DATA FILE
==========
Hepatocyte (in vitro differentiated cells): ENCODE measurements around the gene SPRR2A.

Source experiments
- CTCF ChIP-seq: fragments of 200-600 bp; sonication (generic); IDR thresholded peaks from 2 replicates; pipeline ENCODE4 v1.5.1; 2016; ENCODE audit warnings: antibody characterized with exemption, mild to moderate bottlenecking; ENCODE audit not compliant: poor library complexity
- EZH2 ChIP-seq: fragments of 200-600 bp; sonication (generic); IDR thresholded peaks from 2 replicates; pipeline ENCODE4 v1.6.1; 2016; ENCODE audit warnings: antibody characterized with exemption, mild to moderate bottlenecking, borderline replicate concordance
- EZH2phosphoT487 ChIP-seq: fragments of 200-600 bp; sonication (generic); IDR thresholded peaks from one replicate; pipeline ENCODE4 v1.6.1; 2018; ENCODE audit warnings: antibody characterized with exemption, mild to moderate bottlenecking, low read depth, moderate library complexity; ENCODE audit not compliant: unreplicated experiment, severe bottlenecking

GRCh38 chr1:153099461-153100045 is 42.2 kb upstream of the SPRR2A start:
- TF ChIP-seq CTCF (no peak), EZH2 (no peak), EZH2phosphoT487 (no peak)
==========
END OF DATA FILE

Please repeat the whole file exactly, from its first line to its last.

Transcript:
Hepatocyte (in vitro differentiated cells): ENCODE measurements around the gene SPRR2A.

Source experiments
- CTCF ChIP-seq: fragments of 200-600 bp; sonication (generic); IDR thresholded peaks from 2 replicates; pipeline ENCODE4 v1.5.1; 2016; ENCODE audit warnings: antibody characterized with exemption, mild to moderate bottlenecking; ENCODE audit not compliant: poor library complexity
- EZH2 ChIP-seq: fragments of 200-600 bp; sonication (generic); IDR thresholded peaks from 2 replicates; pipeline ENCODE4 v1.6.1; 2016; ENCODE audit warnings: antibody characterized with exemption, mild to moderate bottlenecking, borderline replicate concordance
- EZH2phosphoT487 ChIP-seq: fragments of 200-600 bp; sonication (generic); IDR thresholded peaks from one replicate; pipeline ENCODE4 v1.6.1; 2018; ENCODE audit warnings: antibody characterized with exemption, mild to moderate bottlenecking, low read depth, moderate library complexity; ENCODE audit not compliant: unreplicated experiment, severe bottlenecking

GRCh38 chr1:153099461-153100045 is 42.2 kb upstream of the SPRR2A start:
- TF ChIP-seq CTCF (no peak), EZH2 (no peak), EZH2phosphoT487 (no peak)